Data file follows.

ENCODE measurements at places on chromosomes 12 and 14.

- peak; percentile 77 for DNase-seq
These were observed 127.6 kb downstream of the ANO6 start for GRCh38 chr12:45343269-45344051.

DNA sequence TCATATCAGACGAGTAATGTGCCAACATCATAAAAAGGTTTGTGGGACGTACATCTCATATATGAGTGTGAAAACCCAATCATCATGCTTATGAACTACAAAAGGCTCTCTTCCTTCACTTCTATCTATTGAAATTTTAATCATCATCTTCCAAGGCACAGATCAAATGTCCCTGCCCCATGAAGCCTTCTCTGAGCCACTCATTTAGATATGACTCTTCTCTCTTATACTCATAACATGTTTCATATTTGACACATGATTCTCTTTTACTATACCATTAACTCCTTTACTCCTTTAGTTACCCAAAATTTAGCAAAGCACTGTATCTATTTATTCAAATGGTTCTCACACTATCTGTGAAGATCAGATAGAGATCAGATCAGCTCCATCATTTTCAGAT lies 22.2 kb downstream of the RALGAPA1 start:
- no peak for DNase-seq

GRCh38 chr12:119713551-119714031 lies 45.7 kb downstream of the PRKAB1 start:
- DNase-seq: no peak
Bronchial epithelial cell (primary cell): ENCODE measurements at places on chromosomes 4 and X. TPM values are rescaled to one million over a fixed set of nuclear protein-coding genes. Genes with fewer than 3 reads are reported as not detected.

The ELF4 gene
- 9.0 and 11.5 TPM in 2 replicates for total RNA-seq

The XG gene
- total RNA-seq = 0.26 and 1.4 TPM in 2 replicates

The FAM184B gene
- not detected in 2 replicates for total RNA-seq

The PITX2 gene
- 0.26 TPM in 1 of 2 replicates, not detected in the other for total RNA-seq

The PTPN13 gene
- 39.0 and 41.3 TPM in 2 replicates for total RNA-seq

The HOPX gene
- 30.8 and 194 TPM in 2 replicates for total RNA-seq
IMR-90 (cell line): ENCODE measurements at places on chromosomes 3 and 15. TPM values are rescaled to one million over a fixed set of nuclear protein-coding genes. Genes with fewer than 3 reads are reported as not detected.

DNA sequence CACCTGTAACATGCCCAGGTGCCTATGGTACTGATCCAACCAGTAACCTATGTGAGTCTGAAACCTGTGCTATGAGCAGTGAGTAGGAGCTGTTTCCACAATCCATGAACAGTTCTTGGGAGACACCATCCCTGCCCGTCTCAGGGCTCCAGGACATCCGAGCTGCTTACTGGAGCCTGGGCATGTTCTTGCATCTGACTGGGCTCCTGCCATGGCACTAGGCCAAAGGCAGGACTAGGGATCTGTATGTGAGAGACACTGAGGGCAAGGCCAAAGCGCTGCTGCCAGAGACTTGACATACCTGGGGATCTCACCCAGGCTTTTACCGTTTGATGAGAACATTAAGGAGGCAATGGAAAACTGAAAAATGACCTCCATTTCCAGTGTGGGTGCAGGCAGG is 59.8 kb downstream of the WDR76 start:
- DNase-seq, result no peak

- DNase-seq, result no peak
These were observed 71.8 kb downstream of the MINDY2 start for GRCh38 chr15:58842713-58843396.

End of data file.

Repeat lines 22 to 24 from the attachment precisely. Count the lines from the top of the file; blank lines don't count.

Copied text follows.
DNA sequence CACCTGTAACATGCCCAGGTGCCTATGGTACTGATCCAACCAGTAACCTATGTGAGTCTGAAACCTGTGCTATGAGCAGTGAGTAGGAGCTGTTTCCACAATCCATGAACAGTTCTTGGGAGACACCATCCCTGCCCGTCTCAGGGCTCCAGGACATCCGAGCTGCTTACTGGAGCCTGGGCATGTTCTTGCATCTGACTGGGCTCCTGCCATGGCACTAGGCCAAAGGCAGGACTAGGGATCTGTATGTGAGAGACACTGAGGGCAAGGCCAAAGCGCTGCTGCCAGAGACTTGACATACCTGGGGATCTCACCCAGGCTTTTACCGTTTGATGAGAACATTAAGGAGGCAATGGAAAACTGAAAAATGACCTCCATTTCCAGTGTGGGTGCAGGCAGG is 59.8 kb downstream of the WDR76 start:
- DNase-seq, result no peak

- DNase-seq, result no peak